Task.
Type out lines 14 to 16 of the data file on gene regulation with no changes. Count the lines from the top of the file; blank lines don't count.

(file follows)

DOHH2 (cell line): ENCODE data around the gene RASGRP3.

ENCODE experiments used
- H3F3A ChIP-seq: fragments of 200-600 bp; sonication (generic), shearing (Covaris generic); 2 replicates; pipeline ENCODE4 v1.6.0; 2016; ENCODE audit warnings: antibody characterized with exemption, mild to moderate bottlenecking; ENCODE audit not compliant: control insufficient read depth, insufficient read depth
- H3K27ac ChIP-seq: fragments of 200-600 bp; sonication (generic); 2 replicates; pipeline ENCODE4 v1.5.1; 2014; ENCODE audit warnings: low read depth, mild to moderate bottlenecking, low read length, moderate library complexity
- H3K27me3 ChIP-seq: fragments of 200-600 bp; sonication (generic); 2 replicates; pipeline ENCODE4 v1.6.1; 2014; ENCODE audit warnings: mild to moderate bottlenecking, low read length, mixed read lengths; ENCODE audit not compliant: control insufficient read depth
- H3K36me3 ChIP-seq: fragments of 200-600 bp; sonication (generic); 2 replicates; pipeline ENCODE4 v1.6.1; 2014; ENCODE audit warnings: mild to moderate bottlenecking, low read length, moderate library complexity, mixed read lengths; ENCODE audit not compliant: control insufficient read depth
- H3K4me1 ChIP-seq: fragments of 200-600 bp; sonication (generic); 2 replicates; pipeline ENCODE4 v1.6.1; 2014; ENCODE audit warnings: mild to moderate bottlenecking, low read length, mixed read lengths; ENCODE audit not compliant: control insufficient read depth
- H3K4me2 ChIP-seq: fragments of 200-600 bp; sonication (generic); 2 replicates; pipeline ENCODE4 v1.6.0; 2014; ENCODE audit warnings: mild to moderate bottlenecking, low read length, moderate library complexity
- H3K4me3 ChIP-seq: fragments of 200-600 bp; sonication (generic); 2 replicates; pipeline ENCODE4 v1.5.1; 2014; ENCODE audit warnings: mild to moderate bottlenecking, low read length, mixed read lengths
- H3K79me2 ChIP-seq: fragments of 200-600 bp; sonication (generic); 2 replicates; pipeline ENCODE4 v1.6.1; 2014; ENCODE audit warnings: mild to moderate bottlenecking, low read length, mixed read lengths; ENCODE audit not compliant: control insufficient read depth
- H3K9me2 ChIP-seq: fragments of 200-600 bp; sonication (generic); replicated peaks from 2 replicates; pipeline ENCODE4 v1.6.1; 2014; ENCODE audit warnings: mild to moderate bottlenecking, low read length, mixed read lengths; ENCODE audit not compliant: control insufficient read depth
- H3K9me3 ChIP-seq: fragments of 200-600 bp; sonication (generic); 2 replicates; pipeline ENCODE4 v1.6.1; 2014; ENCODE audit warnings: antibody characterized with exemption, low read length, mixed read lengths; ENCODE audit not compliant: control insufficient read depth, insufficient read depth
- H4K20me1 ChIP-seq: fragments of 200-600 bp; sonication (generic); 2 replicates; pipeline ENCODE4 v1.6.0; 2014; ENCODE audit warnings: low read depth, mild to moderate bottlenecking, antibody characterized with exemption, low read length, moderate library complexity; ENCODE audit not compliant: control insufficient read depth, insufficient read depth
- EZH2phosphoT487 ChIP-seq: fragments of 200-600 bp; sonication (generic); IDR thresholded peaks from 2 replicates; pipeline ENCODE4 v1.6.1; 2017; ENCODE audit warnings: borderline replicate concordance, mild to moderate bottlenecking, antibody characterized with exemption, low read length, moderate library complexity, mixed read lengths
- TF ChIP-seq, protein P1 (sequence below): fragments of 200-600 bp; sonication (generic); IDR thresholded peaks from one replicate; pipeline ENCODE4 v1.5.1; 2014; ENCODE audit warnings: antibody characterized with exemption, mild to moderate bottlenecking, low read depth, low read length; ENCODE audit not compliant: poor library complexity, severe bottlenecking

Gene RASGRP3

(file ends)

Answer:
- EZH2phosphoT487 ChIP-seq: fragments of 200-600 bp; sonication (generic); IDR thresholded peaks from 2 replicates; pipeline ENCODE4 v1.6.1; 2017; ENCODE audit warnings: borderline replicate concordance, mild to moderate bottlenecking, antibody characterized with exemption, low read length, moderate library complexity, mixed read lengths
- TF ChIP-seq, protein P1 (sequence below): fragments of 200-600 bp; sonication (generic); IDR thresholded peaks from one replicate; pipeline ENCODE4 v1.5.1; 2014; ENCODE audit warnings: antibody characterized with exemption, mild to moderate bottlenecking, low read depth, low read length; ENCODE audit not compliant: poor library complexity, severe bottlenecking

Gene RASGRP3